Posts with tag: home insurance

Insuring Your Flood Risk Property

Published On: December 14, 2015 at 5:05 pm


Categories: Landlord News

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After the recent extreme weather in northern England, many property owners will be worried about their insurance – how high will my premium be? Will I even get a policy?

But don’t fear. This guide should help you understand how you can sufficiently insure your property.

The risk

About 5m homes, or a sixth of all properties in England, are considered to be at a higher than normal risk of flooding. However, only around half are at risk from rivers or the sea. Rising groundwater, sewer problems and flash flooding could hit the rest.

The Association of British Insurers (ABI) found that just 55% of those living in flood risk areas are aware that their properties are at risk.

Check your property’s risk of flooding at

Insurance costs

When looking into a home insurance policy, one of the first questions you will be asked is, “Has your home ever flooded?” If you answer yes, you will be asked a lot more questions, your premium will be significantly higher or you may be refused.

Insuring Your Flood Risk Property

Insuring Your Flood Risk Property

Under the terms of an agreement with the Government, insurers should continue covering their existing customers. However, they are free to raise premiums or set extremely high excesses for flooding claims, meaning that many homes remain uninsured. If property owners wish to move to a new insurer, they could be declined altogether.

If you are moving to a high-risk area, it is likely that you will not be offered affordable flooding cover. However, from next year, a new scheme could help you (see next section).

It is definitely worth using a specialist insurance broker or comparing policies yourself – some insurers will calculate the risk better than others. If you have not had any previous flooding incidents, cover should be included in a standard domestic policy.

Most buildings policies will pay to return the property to a habitable condition and for alternative accommodation while work is being completed, which can last nine months or longer.

Contents policies will often replace old items for new up to the maximum payout limit, but not all cover this, so check before you buy.

Flood Re

From April 2016, a new scheme will help alleviate the costs of sky-high insurance. Flood Re will help individual insurers share the flood risk element of a buildings and contents policy; the scheme will pay out future claims for flooding. The initiative is aimed at helping the estimated 350,000 households at significant flood risk who struggle to access affordable insurance.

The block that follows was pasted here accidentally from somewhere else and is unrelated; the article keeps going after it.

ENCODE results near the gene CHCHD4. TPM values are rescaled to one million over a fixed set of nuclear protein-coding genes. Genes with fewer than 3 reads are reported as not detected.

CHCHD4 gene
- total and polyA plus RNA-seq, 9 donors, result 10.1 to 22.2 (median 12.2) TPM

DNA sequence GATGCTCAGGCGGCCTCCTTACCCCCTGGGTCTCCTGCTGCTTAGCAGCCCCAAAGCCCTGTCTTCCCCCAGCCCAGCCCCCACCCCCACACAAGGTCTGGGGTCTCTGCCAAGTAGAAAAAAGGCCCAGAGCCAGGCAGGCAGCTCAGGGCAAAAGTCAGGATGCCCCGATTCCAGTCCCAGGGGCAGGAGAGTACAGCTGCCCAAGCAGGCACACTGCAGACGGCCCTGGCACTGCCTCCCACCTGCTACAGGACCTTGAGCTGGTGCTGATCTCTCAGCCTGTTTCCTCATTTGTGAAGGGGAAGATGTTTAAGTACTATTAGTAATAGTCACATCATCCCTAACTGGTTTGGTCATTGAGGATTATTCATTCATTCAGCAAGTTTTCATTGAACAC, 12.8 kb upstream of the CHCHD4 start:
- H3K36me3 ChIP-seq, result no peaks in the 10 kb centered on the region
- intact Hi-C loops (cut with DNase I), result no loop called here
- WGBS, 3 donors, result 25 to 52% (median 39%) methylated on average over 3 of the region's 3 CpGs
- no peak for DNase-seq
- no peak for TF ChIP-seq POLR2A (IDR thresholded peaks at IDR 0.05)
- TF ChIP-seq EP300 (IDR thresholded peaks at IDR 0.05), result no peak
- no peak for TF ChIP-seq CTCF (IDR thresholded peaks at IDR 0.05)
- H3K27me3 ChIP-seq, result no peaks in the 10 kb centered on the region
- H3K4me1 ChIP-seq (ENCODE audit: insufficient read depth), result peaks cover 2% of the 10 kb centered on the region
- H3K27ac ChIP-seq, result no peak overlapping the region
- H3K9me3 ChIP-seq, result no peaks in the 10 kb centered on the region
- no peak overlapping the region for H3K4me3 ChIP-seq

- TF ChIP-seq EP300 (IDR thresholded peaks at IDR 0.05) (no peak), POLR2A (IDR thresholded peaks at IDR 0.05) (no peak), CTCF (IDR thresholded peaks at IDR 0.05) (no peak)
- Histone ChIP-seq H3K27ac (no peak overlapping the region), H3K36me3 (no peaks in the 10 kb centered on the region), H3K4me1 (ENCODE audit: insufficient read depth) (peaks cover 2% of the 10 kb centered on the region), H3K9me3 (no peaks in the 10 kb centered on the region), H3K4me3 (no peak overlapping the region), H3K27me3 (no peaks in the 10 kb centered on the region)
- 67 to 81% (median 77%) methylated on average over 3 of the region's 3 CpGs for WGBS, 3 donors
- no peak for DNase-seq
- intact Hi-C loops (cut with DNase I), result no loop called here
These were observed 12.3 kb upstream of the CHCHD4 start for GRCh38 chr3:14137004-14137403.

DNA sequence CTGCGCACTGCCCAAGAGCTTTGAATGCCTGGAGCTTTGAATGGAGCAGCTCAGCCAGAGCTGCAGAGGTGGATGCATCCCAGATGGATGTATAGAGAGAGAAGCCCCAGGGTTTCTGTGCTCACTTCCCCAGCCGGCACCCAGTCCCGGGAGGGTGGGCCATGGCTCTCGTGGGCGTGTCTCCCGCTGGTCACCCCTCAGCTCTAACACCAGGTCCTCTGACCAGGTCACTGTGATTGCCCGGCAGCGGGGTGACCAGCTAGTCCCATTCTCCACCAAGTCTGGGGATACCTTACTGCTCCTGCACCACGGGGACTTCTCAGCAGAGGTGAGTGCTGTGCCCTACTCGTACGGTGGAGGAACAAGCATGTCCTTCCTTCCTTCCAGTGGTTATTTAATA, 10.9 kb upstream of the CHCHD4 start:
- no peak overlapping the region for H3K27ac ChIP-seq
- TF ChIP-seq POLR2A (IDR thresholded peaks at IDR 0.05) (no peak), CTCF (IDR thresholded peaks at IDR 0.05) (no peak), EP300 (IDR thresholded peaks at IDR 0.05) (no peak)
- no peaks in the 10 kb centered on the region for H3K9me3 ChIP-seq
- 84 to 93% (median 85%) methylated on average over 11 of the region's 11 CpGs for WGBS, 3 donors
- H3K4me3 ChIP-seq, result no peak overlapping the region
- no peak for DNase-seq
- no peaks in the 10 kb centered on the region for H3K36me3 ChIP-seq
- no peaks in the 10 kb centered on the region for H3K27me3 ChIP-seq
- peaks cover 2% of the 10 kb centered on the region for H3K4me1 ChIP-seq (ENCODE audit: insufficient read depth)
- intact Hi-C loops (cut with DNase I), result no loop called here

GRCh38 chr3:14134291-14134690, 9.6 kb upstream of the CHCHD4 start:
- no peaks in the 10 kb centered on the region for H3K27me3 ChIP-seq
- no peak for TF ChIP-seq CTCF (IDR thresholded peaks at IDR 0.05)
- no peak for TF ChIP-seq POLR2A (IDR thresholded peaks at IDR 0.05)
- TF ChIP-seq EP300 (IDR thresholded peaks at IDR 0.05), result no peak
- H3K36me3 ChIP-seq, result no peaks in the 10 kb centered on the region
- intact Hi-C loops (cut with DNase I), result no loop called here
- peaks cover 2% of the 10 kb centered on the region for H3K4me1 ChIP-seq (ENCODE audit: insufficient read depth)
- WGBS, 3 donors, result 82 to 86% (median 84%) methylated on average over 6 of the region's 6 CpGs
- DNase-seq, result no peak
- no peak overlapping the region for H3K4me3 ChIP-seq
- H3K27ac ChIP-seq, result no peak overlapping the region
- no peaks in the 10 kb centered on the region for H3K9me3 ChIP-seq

Under the scheme, there are maximum charges in place that the insurer will ask the consumer to pay for the flood risk component of the policy. This is set by Council tax bands, starting at £210 per year for homes in bands A and B and up to £1,200 a year for band H. This applies to both buildings and contents cover. Consumers buying just one of these will pay less, but this is just for the flood element – the total premium will be higher.

A homeowner in band D will pay £168 to Flood Re for buildings cover, or £108 for contents-only. This may sound like a lot, but will be a huge saving for those in high-risk areas.

Consumers will not have to work out the deal themselves – their insurer will offer them a single premium and the premium will be paid to the scheme. Claims will be handled similarly as they are now, by the insurer.

It is unknown how the scheme will be able to deal with a catastrophic event, but it will help at-risk households access the cover they need at a better price.

Companies and retailers in recently affected areas are not happy that Flood Re does not include business cover.

Buying a property

If you are buying an existing home, the vendor must tell you about any significant flooding incidents when they complete the Law Society’s property information form for conveyancing. Any issues will become clear when you apply for a mortgage, as banks won’t lend money on a home likely to be destroyed by a major flooding event.

The ABI reports that around 20,000 homes are built in flood risk areas every year, including 4,000 in significant risk spots. This is part of the reason the Government has been developing the Flood Re scheme, to ensure there is cover in future.

When the worst happens

Some people that have been hit by serious flooding have compared the experience to a death in the family. They also warn of the difficulty in finding rental accommodation in the days afterwards. If the worst happens to you, the first thing you should do is get on the phone to letting agents – the best rental homes soon go.